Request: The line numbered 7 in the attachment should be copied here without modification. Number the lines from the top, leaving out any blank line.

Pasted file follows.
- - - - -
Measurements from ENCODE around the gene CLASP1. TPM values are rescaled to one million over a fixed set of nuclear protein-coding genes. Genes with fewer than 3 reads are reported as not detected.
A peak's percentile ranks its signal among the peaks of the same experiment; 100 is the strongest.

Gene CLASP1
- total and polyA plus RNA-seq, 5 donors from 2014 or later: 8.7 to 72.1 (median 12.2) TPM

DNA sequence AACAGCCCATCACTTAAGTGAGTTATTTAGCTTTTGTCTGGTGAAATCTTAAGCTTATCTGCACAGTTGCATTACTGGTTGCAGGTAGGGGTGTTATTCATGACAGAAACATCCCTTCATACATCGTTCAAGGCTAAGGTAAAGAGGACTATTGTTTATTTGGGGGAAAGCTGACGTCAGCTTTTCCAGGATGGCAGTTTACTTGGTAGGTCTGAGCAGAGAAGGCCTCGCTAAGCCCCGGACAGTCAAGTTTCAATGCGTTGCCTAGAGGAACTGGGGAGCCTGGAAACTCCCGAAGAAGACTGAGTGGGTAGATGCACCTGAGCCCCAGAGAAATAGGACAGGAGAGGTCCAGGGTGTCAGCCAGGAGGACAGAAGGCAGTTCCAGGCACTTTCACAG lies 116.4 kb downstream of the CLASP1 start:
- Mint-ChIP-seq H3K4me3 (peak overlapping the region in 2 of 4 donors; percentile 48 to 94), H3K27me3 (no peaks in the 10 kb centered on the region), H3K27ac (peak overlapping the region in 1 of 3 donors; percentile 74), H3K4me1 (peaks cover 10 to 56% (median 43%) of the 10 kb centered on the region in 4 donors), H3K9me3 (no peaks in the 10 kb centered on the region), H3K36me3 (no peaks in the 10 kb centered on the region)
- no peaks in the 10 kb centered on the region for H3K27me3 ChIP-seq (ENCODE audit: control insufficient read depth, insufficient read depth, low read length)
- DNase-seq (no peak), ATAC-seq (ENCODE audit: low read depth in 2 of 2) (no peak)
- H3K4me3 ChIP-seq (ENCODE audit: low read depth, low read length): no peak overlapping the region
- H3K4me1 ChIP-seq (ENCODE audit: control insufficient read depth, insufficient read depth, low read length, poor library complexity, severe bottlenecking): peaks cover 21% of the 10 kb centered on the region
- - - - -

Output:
- no peaks in the 10 kb centered on the region for H3K27me3 ChIP-seq (ENCODE audit: control insufficient read depth, insufficient read depth, low read length)